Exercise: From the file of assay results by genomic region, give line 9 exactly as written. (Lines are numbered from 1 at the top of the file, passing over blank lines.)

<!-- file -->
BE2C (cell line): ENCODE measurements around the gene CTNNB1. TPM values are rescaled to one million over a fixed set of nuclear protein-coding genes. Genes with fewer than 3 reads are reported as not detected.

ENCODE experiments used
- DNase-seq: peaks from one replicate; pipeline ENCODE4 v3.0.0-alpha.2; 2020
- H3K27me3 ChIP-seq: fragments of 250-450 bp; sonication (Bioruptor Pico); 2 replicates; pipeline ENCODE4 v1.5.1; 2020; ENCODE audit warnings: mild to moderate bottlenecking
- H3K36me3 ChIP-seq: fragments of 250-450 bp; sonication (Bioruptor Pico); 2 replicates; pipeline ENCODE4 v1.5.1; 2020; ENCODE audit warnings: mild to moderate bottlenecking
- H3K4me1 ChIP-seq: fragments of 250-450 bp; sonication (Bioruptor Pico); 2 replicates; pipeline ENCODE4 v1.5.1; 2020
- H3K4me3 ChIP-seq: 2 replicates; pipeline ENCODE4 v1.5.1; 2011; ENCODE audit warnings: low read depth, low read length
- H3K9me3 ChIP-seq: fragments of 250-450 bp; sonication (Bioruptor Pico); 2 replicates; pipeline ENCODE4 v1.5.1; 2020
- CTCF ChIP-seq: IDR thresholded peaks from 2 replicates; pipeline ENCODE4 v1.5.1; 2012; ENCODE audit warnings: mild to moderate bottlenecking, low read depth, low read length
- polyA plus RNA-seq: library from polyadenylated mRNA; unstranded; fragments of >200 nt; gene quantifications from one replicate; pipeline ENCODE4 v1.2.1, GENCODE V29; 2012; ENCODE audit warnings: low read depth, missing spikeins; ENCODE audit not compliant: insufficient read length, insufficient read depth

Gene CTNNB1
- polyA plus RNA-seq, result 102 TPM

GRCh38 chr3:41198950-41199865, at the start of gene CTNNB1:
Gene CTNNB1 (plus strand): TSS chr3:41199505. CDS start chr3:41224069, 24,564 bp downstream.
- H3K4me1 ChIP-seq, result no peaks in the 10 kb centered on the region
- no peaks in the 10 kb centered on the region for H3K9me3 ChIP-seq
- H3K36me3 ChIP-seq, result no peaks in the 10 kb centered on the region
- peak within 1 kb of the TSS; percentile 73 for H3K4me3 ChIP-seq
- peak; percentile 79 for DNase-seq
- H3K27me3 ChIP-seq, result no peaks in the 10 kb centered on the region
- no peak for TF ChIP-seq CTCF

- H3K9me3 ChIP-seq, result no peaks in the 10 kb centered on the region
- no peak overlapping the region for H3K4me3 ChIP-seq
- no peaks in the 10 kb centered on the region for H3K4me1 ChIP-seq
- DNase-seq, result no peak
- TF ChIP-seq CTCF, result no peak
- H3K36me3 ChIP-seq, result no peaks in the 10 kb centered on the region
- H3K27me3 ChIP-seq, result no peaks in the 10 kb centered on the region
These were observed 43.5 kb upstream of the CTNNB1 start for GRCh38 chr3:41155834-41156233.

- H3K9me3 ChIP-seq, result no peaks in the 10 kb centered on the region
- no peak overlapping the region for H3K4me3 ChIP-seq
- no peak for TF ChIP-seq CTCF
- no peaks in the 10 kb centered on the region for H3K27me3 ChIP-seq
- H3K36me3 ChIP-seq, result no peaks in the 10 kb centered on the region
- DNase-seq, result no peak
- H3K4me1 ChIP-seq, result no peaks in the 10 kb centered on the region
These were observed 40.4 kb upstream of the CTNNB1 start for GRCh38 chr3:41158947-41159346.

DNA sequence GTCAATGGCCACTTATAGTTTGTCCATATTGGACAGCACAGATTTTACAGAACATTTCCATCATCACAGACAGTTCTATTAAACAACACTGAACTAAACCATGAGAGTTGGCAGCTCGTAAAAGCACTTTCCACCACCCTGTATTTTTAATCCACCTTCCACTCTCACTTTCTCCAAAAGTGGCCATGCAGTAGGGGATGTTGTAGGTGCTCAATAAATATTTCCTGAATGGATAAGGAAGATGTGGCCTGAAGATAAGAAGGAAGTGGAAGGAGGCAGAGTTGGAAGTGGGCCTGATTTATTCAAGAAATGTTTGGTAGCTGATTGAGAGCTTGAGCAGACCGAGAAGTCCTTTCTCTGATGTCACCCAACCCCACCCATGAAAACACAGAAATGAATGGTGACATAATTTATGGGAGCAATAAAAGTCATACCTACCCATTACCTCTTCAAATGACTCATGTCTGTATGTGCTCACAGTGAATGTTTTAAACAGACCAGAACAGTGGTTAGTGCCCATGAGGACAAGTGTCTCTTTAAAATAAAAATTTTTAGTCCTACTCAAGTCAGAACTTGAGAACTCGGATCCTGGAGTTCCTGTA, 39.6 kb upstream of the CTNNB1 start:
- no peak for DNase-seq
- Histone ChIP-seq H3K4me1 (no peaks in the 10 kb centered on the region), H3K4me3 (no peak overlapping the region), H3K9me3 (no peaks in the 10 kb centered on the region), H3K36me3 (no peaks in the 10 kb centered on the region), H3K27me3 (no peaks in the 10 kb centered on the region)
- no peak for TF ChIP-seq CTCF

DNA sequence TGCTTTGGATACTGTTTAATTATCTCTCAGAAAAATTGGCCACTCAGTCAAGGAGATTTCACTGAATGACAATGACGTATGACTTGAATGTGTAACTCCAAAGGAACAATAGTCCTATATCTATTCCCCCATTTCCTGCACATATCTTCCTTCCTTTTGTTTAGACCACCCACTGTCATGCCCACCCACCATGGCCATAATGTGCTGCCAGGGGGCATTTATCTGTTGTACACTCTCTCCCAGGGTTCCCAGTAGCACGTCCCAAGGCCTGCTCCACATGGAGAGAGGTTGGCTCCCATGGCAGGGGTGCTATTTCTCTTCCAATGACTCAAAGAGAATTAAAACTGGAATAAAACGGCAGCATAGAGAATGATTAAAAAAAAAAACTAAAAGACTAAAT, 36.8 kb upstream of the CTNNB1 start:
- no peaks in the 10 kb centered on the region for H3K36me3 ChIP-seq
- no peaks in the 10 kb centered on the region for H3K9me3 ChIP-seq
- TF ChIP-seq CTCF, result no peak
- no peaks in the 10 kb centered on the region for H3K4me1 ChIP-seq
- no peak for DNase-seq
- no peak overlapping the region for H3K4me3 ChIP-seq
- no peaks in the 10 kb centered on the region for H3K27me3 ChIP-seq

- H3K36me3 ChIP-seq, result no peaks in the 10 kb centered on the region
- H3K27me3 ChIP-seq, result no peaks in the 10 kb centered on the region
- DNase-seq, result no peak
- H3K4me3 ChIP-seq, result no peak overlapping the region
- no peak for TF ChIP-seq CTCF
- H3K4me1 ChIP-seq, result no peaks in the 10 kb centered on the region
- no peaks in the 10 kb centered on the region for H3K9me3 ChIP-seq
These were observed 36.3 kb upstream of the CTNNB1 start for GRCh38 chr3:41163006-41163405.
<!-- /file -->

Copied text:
- CTCF ChIP-seq: IDR thresholded peaks from 2 replicates; pipeline ENCODE4 v1.5.1; 2012; ENCODE audit warnings: mild to moderate bottlenecking, low read depth, low read length